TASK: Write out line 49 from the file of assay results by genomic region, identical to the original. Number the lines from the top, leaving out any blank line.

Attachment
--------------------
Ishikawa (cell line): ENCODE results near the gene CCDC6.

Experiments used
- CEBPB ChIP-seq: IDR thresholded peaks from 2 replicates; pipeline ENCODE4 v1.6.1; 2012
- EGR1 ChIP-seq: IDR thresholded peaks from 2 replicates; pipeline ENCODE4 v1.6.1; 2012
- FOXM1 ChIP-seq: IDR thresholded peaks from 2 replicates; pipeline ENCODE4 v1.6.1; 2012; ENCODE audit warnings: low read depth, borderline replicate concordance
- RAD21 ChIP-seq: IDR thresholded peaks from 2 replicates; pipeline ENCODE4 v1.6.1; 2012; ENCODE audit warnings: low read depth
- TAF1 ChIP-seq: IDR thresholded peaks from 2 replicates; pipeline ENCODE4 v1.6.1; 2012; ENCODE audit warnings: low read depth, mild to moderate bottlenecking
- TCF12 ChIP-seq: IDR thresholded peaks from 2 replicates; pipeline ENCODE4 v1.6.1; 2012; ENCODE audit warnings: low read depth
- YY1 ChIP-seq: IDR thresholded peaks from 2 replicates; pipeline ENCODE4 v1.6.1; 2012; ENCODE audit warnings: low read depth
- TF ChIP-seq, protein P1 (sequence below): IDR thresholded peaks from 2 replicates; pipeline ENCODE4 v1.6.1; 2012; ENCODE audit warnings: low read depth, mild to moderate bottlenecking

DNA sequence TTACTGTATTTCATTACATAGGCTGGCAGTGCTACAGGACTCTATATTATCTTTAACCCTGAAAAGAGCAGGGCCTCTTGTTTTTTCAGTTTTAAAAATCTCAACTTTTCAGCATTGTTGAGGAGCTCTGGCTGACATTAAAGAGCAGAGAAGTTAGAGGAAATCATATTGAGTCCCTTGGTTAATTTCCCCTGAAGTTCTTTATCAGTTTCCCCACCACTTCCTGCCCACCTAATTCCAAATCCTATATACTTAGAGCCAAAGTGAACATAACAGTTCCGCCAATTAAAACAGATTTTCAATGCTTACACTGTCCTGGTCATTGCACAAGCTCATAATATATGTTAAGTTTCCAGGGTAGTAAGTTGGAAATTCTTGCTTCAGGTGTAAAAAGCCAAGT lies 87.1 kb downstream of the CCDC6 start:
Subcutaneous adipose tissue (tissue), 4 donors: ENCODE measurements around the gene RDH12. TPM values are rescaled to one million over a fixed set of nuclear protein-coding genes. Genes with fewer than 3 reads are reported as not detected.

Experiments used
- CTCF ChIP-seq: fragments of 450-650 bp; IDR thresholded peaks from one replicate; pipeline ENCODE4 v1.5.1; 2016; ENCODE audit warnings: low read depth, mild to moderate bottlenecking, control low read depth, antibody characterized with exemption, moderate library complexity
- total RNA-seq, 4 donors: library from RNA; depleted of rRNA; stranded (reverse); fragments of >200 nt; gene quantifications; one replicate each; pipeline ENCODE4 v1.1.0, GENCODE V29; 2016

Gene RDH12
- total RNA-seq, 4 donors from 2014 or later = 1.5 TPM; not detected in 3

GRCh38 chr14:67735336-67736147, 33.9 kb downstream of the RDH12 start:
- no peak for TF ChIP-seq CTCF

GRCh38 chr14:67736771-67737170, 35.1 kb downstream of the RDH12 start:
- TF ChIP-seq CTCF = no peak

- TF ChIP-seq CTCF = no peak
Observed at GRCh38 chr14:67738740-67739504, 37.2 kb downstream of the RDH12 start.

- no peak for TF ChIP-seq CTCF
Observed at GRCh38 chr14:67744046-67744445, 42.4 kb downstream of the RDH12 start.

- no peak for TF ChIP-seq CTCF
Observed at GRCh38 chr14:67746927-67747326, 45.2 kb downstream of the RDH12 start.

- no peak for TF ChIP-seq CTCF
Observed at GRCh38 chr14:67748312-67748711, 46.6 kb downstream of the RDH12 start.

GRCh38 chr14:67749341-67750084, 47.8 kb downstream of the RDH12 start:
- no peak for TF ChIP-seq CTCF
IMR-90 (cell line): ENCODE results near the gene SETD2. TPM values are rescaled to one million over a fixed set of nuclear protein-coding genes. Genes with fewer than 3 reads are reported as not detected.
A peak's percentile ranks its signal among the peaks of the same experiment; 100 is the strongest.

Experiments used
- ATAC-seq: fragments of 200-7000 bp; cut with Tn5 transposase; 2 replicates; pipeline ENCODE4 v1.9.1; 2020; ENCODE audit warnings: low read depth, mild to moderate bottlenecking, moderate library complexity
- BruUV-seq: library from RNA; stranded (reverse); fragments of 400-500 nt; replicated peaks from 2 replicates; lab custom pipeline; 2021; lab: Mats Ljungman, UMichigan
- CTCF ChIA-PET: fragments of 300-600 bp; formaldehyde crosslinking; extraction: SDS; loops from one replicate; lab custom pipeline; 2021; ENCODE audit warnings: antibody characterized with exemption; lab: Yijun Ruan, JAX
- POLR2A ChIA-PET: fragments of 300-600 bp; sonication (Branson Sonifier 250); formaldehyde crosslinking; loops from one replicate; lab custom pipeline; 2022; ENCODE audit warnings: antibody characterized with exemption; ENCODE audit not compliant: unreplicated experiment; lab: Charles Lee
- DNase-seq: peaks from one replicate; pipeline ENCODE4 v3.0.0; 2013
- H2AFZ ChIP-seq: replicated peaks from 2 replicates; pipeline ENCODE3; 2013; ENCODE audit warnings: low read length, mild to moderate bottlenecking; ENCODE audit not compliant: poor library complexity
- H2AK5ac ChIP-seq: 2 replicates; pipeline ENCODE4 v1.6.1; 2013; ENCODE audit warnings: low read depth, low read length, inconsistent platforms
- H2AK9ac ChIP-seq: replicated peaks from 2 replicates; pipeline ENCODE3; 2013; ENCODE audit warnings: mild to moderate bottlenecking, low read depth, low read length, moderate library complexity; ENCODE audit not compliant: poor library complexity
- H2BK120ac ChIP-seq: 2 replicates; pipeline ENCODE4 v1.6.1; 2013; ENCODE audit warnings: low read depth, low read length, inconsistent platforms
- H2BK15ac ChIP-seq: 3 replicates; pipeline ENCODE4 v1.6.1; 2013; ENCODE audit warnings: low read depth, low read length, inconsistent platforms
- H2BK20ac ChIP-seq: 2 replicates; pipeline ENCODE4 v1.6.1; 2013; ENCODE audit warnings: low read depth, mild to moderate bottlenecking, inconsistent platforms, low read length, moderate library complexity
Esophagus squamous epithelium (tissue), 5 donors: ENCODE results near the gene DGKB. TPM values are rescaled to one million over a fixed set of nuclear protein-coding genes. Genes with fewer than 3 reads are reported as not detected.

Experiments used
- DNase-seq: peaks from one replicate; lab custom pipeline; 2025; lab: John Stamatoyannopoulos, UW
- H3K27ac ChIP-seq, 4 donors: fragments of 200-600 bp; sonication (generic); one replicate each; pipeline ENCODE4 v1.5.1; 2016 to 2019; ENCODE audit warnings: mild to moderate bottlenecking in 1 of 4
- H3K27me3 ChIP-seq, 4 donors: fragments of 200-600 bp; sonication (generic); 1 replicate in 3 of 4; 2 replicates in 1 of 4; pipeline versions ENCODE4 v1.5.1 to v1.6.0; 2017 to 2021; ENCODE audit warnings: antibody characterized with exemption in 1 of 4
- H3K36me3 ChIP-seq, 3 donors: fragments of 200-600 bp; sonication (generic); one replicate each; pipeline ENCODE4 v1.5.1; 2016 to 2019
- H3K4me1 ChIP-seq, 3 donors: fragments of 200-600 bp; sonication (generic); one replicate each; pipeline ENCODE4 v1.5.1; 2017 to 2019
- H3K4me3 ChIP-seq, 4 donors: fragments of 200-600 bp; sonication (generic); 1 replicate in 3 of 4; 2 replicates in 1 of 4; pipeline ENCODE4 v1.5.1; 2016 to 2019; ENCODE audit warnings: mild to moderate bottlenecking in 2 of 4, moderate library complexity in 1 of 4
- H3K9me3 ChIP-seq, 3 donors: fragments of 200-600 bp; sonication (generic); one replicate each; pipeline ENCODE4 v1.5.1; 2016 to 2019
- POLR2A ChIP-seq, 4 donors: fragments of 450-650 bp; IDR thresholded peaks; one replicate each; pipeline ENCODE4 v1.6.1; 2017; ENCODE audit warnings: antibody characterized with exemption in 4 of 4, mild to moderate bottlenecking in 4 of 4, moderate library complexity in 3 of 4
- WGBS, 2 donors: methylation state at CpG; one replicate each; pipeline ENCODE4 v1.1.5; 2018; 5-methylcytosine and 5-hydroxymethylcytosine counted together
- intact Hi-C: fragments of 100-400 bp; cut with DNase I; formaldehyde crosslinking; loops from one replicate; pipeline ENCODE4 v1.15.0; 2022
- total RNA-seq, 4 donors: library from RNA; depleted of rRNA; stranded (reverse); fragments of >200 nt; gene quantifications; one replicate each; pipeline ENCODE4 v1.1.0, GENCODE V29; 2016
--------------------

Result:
- H3K27ac ChIP-seq, 4 donors: fragments of 200-600 bp; sonication (generic); one replicate each; pipeline ENCODE4 v1.5.1; 2016 to 2019; ENCODE audit warnings: mild to moderate bottlenecking in 1 of 4